Bros meets The Bachelor in this Māori Television reality show, billed as a "hunt for the ultimate Polynesian warrior". The contestants' muscles might look good, but do the personal trainers and dancers have their ancestors’ skills? This first episode tests the 12 usos in spear throwing, waka portage and hakamoa (Hawaiian wrestling). The show swapped po-faced reality TV conventions for Polynesian humour – dropped lavalavas and tattooed torsos are slathered with innuendo by hosts Pani and Pani (Goretti Chadwick and Anapela Polataivao) – and became a Māori TV hit.
This Kiwi neighbours at war ‘dramedy’ pitted the Rush family — newly arrived in Ponsonby —against the Shorts, who are long-time renters next door. Arthur Short (Patrick Wilson) is a Kiwi battler solo Dad, with two teenage daughters; Dimity Rush (Danielle Cormack) the right wing HR manager whose partner is an anaesthetist, with two teen sons. In this first episode, Dimity aspires to climb the property ladder by scheming to get the Shorts’ house as an investment doer-upper. The satire of gentrification screened on TV One on Friday nights. The cast includes Rose McIvor (iZombie).
This TV3 drama series follows the travails of a cop (Oscar Kightley) as he pursues justice on the mean streets of Auckland. Solo parent to a teenage daughter (following his wife’s suicide), Detective Sergeant Harry Anglesea is thrown into a murder investigation and an underworld of P and gang violence. Harry, not a stickler for the rules, marked a rare dramatic turn for Oscar Kightley. Sam Neill plays his policing buddy. NZ Herald reviewer Paul Casserly called it a “great, gritty crime show”. Harry was notable for using unsubtitled Samoan in primetime.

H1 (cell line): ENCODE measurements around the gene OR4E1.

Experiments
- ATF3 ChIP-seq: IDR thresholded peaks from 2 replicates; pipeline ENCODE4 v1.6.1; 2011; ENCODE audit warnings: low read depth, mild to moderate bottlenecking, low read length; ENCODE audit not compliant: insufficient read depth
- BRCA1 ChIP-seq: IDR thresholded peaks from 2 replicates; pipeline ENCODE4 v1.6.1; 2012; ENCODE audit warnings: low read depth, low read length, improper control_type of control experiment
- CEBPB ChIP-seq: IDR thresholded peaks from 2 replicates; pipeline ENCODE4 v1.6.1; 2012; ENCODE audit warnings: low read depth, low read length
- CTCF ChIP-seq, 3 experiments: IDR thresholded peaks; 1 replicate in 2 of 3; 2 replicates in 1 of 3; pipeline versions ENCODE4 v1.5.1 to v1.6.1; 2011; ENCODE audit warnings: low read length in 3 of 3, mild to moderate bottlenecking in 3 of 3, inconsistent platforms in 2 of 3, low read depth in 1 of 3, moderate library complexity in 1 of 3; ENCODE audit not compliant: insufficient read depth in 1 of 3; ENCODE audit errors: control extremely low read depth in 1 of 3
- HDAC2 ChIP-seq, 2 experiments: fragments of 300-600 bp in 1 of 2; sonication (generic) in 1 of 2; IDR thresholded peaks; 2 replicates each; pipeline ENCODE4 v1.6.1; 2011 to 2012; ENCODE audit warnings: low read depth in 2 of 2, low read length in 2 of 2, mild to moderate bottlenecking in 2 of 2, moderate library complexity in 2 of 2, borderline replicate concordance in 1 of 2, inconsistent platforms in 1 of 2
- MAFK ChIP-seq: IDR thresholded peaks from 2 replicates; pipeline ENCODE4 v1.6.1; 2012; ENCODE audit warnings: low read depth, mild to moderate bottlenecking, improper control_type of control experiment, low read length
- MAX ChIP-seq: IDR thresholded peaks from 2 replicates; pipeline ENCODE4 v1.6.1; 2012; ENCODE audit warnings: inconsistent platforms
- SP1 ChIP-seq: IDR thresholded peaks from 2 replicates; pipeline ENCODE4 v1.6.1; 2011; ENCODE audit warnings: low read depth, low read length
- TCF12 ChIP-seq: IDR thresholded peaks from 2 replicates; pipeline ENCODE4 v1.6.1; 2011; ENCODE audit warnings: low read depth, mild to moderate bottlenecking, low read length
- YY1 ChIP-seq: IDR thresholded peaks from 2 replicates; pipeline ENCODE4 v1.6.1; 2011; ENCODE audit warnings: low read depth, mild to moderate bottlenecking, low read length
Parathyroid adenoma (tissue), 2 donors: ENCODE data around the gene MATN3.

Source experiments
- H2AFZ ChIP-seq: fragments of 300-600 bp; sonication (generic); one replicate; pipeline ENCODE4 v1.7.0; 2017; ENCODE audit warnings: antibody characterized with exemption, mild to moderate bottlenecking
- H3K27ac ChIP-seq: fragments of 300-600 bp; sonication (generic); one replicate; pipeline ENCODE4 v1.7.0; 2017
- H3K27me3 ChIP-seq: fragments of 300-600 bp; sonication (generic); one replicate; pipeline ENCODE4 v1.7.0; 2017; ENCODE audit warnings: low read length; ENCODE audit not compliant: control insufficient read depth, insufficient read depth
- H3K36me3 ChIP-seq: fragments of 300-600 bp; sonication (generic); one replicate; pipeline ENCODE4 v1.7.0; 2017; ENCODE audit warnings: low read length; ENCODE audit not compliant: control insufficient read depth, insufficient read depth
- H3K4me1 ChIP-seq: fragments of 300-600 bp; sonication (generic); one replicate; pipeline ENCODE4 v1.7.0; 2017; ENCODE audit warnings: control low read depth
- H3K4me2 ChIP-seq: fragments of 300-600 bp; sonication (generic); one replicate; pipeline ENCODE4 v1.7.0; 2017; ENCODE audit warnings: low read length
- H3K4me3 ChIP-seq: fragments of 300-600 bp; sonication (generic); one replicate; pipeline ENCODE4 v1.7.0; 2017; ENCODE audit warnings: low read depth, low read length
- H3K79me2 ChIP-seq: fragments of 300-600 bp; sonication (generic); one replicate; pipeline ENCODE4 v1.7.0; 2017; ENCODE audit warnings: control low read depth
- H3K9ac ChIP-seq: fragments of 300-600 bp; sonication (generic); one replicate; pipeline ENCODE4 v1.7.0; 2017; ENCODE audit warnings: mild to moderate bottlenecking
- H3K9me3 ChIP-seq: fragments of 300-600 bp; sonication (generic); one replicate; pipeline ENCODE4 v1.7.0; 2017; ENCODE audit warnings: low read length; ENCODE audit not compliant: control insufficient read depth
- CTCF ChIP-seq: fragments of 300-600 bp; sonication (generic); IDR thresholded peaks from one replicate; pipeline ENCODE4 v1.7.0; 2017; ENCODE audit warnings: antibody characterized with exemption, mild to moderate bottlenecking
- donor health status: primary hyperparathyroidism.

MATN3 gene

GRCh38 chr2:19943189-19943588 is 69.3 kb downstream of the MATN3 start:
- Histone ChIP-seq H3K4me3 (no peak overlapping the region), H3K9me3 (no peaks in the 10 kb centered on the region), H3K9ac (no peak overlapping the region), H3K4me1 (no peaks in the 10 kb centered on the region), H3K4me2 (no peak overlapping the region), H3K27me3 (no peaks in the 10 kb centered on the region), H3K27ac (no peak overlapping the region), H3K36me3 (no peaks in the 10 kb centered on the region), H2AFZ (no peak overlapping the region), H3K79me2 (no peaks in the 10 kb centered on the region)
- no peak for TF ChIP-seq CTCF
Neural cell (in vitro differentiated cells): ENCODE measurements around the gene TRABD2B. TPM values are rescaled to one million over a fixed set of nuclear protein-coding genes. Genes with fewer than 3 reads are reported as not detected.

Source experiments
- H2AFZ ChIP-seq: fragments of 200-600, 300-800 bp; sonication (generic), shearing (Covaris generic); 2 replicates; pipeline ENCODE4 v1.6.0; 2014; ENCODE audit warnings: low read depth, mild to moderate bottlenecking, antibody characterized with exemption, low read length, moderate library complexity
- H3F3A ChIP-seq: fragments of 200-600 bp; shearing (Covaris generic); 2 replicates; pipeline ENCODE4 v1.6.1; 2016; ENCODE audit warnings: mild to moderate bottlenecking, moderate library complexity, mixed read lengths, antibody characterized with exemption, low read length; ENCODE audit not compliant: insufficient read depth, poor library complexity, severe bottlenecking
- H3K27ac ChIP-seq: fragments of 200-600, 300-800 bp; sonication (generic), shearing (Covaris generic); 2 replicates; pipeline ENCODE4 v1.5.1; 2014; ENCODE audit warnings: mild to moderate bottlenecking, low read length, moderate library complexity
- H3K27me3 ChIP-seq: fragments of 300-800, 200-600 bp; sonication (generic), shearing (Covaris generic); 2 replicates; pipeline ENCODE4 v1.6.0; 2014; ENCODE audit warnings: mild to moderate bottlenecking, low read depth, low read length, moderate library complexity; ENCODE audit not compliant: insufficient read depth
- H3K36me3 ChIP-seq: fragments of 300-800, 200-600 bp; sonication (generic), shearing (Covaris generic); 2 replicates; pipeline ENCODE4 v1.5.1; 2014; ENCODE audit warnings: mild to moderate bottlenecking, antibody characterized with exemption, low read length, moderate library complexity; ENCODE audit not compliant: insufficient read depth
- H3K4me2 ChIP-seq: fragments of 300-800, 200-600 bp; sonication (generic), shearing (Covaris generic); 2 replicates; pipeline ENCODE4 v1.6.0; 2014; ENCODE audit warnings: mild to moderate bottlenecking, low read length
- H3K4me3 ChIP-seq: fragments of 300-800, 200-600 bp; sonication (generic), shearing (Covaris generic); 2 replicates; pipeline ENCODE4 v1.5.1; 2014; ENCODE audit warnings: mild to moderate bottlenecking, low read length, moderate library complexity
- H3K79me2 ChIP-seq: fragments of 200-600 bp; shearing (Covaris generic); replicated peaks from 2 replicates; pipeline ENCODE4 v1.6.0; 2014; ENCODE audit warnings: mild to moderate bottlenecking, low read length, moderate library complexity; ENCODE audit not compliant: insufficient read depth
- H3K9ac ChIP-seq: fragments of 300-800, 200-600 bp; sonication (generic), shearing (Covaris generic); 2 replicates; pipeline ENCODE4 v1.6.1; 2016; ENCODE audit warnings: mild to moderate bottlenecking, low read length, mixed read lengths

Grieving the death of his father, 19-year-old Haami (Michael Koloi from detective series Harry) starts hanging around with a local underground boxing promoter. In order to pay off Haami’s drug debt and keep him safe, his uncle Moko (played by ta moko artist Gordon Toi Hatfield), an ex-street fighter, must make one last sacrifice and step up to fight for his family. Written and directed by Joseph Lee, this gritty short film also features a cameo acting performance by Scotty Morrison, better known as long-time newsreader for Te Karere.
Music video director Sam Peacocke's confronting first short film reimagines the events that took place around the robbery of a Manurewa liquor store in 2008, in which owner Navtej Singh was tragically murdered. The film takes a kaleidoscopic perspective on colliding South Auckland lives, notably in an — almost unbearably — tense hold-up scene. Largely shot with non-actors, the production was self-funded. The result was selected for the Melbourne and Berlin Film Festivals; at Berlin it won the Crystal Bear for best short in the Generation 14plus youth section.